Skip to content

GPF

Seminar

Dense granular flow: a review of the types of problems, approaches to solutions and outstanding opportunities

Bradley, MSA; Farnish, RJ (Greenwich)
Thursday 08 January 2009, 15:15-15:40

Seminar Room 1, Newton Institute

Abstract

Dense granular flow is everywhere; in the natural world, for example in the formation of sand dunes, pyroclastic flows from volcanoes, and landslips; and in the man-made world, from the building of embankments and stockpiles, through discharge of hoppers and silos, to separation of museli in bag packing and flow of sand in an egg-timer. The common and familiar nature of the phenomena, and their superficial simplicity, belie the extreme complexity of the physics within the systems and the consequent severe difficulty which is faced when trying to model them. In spite of well over a hundred years of scientific and engineering effort, our ability to predict such systems is still in its infancy. The authors have a long experience of developing and applying both new and established techniques for predicting the behaviour of dense granular flows, mainly for the purposes of designing and troubleshooting industrial particle processing systems across a huge range of industries. This paper sets out to build on this experience and the observed experience of many others, firstly by reviewing a wide range of practical activities involving dense granular flow which need to be modelled for the purposes of prediction and design. It explores the full range of different techniques which are available for modelling them, and evaluates the success of various different approaches which have been tried in many different classes of problems. It makes an attempt classify dense granular flow problems, and propose a philosphy for choosing techniques which are likely to be successful, based on these classifications. Finally, it identifies a number of key areas and types of problem which present major opportunities for furthering the understanding of the area.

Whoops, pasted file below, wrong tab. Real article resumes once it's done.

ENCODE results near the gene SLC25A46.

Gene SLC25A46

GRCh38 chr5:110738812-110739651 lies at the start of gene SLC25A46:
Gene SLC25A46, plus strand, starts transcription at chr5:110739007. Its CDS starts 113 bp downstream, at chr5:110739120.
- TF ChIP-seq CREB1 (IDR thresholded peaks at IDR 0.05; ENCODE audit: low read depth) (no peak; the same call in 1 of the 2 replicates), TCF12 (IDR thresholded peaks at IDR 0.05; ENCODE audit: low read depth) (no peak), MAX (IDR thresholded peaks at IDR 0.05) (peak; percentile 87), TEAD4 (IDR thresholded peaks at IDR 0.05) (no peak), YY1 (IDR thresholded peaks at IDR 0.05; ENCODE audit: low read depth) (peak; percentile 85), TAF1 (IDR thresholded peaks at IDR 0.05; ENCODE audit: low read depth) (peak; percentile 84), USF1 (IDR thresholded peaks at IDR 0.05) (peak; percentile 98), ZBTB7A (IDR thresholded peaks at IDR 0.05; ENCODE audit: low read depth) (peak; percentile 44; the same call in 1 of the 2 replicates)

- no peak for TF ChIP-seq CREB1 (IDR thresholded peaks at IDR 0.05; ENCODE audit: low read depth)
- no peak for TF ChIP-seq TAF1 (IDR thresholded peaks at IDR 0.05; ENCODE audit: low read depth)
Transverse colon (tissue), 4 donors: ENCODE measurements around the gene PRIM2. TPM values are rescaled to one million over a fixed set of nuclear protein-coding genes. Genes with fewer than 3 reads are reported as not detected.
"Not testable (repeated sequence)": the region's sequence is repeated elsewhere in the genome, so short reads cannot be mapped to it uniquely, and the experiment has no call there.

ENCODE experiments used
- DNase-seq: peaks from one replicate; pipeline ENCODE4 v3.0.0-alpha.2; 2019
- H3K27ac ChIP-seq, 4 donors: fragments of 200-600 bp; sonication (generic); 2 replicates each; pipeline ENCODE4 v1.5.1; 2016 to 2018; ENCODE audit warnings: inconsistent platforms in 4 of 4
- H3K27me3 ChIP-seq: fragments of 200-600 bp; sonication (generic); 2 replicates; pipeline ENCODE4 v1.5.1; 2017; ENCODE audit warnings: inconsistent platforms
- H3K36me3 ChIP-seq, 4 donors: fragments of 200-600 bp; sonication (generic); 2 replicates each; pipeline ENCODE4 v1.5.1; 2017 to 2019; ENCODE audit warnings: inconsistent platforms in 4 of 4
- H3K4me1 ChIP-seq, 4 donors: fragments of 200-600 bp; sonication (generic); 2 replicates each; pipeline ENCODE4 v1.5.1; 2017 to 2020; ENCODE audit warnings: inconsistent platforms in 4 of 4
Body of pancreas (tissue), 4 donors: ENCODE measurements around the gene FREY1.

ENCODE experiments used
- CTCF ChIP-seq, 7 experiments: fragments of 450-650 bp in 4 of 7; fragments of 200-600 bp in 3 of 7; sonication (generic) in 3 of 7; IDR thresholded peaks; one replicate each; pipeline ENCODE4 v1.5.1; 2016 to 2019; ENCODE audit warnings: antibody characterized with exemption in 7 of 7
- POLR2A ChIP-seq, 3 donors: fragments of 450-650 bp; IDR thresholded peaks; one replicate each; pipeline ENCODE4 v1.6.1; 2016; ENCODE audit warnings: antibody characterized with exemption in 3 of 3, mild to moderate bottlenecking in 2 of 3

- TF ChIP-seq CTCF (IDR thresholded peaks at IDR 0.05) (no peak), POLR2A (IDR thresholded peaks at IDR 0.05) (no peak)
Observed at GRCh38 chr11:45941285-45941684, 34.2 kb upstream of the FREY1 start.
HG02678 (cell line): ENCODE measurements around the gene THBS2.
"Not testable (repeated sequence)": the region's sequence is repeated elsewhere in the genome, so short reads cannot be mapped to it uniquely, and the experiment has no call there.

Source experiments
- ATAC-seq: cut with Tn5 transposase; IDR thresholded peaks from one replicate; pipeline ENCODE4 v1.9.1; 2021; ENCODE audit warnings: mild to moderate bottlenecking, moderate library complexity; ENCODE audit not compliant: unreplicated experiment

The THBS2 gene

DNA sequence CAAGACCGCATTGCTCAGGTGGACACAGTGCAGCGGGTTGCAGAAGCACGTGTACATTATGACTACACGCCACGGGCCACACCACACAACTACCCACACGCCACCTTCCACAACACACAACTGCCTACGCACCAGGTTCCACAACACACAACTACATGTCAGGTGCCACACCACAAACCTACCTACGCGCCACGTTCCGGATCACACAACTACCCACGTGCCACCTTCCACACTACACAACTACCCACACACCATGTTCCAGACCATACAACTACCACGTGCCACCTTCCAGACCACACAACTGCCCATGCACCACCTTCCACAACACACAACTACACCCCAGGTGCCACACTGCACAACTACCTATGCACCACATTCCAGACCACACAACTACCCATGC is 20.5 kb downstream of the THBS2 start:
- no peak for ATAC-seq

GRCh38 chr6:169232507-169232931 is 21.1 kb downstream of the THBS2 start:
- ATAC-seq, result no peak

Video

The video for this talk should appear here if JavaScript is enabled.
If it doesn't, something may have gone wrong with our embedded player.
We'll get it fixed as soon as possible.

Back to top ∧